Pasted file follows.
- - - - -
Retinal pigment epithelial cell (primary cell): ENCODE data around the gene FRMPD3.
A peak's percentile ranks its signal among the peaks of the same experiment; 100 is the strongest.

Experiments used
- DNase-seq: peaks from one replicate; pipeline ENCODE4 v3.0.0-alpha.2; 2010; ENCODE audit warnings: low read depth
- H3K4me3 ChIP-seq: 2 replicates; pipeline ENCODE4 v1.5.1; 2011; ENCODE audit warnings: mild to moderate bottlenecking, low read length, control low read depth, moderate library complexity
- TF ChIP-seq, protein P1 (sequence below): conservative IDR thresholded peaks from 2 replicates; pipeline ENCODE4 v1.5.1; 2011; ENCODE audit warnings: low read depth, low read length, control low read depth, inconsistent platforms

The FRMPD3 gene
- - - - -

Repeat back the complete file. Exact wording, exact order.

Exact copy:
Retinal pigment epithelial cell (primary cell): ENCODE data around the gene FRMPD3.
A peak's percentile ranks its signal among the peaks of the same experiment; 100 is the strongest.

Experiments used
- DNase-seq: peaks from one replicate; pipeline ENCODE4 v3.0.0-alpha.2; 2010; ENCODE audit warnings: low read depth
- H3K4me3 ChIP-seq: 2 replicates; pipeline ENCODE4 v1.5.1; 2011; ENCODE audit warnings: mild to moderate bottlenecking, low read length, control low read depth, moderate library complexity
- TF ChIP-seq, protein P1 (sequence below): conservative IDR thresholded peaks from 2 replicates; pipeline ENCODE4 v1.5.1; 2011; ENCODE audit warnings: low read depth, low read length, control low read depth, inconsistent platforms

The FRMPD3 gene